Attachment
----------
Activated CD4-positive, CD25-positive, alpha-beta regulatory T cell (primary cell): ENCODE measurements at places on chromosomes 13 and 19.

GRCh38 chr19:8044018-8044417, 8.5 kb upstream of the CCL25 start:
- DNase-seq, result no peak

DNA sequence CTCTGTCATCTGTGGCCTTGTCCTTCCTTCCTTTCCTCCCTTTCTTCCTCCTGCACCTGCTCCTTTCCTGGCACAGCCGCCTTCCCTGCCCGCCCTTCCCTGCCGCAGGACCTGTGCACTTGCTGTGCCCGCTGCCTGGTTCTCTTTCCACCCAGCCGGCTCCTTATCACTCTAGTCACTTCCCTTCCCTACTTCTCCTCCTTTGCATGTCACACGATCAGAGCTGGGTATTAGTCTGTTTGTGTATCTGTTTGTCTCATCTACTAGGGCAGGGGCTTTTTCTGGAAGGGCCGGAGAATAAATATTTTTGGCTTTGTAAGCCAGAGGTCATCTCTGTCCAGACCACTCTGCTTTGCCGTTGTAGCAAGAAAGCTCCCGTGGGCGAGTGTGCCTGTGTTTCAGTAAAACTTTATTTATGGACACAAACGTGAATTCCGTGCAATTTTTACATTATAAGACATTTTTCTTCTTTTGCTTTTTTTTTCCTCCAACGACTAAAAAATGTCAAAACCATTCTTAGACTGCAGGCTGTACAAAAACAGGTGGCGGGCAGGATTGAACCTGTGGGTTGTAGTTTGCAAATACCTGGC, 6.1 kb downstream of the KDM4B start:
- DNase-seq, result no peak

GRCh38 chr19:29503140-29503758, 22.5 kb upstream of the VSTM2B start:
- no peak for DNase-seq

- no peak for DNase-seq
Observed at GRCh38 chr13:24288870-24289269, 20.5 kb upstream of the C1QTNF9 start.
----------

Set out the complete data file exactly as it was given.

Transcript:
Activated CD4-positive, CD25-positive, alpha-beta regulatory T cell (primary cell): ENCODE measurements at places on chromosomes 13 and 19.

GRCh38 chr19:8044018-8044417, 8.5 kb upstream of the CCL25 start:
- DNase-seq, result no peak

DNA sequence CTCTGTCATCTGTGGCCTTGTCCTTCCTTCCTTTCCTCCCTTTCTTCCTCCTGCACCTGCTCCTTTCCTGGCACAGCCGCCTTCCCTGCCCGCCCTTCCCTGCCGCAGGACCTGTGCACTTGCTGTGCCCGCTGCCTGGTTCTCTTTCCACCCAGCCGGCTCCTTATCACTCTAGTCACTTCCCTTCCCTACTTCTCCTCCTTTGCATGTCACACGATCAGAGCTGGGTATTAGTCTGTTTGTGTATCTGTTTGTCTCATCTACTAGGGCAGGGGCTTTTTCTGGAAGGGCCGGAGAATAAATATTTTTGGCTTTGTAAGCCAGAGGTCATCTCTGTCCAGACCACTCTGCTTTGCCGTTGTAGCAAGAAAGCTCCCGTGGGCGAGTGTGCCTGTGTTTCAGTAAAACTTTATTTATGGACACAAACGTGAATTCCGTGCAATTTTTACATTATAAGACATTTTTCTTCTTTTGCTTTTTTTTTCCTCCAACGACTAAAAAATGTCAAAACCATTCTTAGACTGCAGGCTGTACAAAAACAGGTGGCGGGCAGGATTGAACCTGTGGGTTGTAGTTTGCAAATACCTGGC, 6.1 kb downstream of the KDM4B start:
- DNase-seq, result no peak

GRCh38 chr19:29503140-29503758, 22.5 kb upstream of the VSTM2B start:
- no peak for DNase-seq

- no peak for DNase-seq
Observed at GRCh38 chr13:24288870-24289269, 20.5 kb upstream of the C1QTNF9 start.